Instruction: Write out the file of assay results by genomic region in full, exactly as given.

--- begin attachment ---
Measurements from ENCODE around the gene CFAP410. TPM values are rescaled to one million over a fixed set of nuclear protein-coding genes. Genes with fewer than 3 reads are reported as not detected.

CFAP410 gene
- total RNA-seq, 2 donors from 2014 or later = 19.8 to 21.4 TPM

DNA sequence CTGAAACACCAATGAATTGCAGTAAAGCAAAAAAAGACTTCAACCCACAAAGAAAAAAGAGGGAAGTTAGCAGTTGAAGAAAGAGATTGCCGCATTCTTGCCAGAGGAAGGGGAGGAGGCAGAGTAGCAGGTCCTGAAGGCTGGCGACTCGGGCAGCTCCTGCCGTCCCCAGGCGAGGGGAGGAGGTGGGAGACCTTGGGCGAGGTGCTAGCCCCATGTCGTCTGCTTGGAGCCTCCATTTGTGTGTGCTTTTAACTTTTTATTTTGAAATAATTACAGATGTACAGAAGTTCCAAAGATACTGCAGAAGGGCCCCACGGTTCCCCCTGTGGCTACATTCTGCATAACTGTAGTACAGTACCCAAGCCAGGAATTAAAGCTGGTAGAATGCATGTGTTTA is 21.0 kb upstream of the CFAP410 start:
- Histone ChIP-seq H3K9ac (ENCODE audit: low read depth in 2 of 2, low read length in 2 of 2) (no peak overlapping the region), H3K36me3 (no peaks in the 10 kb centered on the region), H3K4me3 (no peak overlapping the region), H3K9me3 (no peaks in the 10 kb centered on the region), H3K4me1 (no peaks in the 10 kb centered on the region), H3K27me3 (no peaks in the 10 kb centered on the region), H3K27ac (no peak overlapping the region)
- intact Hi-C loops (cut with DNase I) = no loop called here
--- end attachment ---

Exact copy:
Measurements from ENCODE around the gene CFAP410. TPM values are rescaled to one million over a fixed set of nuclear protein-coding genes. Genes with fewer than 3 reads are reported as not detected.

CFAP410 gene
- total RNA-seq, 2 donors from 2014 or later = 19.8 to 21.4 TPM

DNA sequence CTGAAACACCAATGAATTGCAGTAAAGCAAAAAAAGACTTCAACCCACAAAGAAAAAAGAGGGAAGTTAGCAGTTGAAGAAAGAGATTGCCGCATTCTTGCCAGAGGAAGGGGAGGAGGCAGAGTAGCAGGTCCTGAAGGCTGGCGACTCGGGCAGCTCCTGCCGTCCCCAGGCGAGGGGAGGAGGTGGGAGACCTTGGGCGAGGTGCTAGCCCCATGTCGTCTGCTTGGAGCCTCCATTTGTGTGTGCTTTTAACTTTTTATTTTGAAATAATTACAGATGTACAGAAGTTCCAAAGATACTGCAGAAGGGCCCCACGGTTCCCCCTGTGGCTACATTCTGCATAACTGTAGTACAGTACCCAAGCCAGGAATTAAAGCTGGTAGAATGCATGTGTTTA is 21.0 kb upstream of the CFAP410 start:
- Histone ChIP-seq H3K9ac (ENCODE audit: low read depth in 2 of 2, low read length in 2 of 2) (no peak overlapping the region), H3K36me3 (no peaks in the 10 kb centered on the region), H3K4me3 (no peak overlapping the region), H3K9me3 (no peaks in the 10 kb centered on the region), H3K4me1 (no peaks in the 10 kb centered on the region), H3K27me3 (no peaks in the 10 kb centered on the region), H3K27ac (no peak overlapping the region)
- intact Hi-C loops (cut with DNase I) = no loop called here